Dialog is a program that lets you create simple user interfaces quickly and easily.
Many of the install programs on Linux use Dialog to communicate with the person installing the operating system. Now you can use Dialog on Windows to rapidly create interfaces as well.
Scripting languages are great for prototyping applications or gluing programs together. However, most scripting languages don’t offer simple ways to communicate with a user and ask a question or display information. Dialog can bridge the user interface gap. It can help you create dialog boxes to display menu lists, checkbox lists, radio lists, input boxes for users to enter information, password boxes, a calendar for choosing dates or a way to choose times. It can give users yes and no button choices or display other text information to the user.
Dialog isn’t the only simple user interface program out there, but it’s been around a long time and is probably the most commonly used. Some other programs are whiptail, zenity, gxmessage, gtkdialog and kdialog. There are also several different variants based on dialog including xdialog, cdialog and gdialog. When I ported Dialog to Windows I wasn’t aware of any versions of programs like these available for Windows. I tried to find the latest version of Dialog source code I could and that ended up coming from a Ubuntu package. Dialog wouldn’t compile as is, so I commented out a few things that wouldn’t work. Most of the functionality of the original Dialog program is available on Windows, but there are a few options such as file selection that are not currently available.
Dialog uses PDCurses to render its user interface which means it works in console mode. This is usually an advantage when scripting. After I’d built Dialog and been using it for a while, I found out someone has ported Zenity to Windows. It uses GTK+ 2, so if you prefer more of a Windows look and feel, you might want to check it out. I was also able to get gxmessage to build using MinGW and msys. I was also able to build XDialog with MinGW and msys. It works just like Dialog, but uses GTK for the interface. It also needs several GTK dlls just to run.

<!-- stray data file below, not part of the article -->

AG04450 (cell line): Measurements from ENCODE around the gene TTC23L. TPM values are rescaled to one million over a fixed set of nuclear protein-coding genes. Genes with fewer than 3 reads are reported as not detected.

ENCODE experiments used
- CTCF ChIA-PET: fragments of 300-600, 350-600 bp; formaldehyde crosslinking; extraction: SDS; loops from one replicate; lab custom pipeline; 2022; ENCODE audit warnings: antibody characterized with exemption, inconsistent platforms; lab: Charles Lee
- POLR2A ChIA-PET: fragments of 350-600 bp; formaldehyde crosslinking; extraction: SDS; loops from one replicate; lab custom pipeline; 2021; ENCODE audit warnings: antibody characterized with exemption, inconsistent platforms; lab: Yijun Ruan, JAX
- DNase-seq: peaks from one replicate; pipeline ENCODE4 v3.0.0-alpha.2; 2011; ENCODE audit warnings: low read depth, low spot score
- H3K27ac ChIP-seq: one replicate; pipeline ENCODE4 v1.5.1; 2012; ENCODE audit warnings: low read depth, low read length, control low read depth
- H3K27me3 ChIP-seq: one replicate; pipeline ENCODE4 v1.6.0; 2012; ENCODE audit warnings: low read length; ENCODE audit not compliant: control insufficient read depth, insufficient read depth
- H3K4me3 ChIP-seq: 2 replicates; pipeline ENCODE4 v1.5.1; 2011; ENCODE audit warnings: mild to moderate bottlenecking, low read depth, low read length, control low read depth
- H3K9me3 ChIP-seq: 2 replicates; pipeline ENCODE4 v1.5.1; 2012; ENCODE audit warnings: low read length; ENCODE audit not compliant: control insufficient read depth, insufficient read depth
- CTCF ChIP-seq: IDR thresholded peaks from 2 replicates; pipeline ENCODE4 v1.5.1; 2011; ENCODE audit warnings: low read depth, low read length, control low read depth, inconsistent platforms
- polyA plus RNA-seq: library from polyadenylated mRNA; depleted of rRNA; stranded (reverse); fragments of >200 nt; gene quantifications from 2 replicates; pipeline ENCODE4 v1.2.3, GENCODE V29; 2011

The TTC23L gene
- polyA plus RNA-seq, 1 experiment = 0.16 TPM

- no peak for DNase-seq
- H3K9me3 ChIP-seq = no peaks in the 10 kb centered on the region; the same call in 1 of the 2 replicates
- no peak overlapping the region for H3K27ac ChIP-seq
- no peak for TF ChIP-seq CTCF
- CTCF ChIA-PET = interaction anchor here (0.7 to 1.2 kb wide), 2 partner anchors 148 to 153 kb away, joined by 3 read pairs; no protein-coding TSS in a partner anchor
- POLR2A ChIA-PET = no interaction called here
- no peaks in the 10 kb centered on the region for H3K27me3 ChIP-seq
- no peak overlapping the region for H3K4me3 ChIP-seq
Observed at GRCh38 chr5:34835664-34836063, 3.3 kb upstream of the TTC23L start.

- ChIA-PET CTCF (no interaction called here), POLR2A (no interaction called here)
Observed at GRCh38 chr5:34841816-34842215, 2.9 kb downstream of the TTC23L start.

Here’s the Windows version of Dialog. It’s offered strictly as is with no guarantees, warranties or support of any kind. I use this program myself on my own computer and at work, but in other words, use at your own risk.
To meet the licensing conditions for distributing Open Source software under a GNU license, one needs to make the source that created the program available and let users know how to build the program themselves if they care to.
You can download PDCurses from here:
For more information on PDCurses, a wonderful cross-platform user interface library that works on a wide variety of systems, please see:
You can download Dialog source code from here:
My patches and flags used to compile and build are listed here:
I’ve use Open Watcom as my C/C++ compiler when building this particular project. You can get a free copy from http://www.openwatcom.org/index.php/Main_Page. I’ve also used msys from the MinGW project to set up a useful environment for my compiler. Msys is available from http://www.mingw.org.
Go ahead and try Dialog with some of your own scripts or command line applications. It may make it much easier to communicate with your end user even if that end user is you.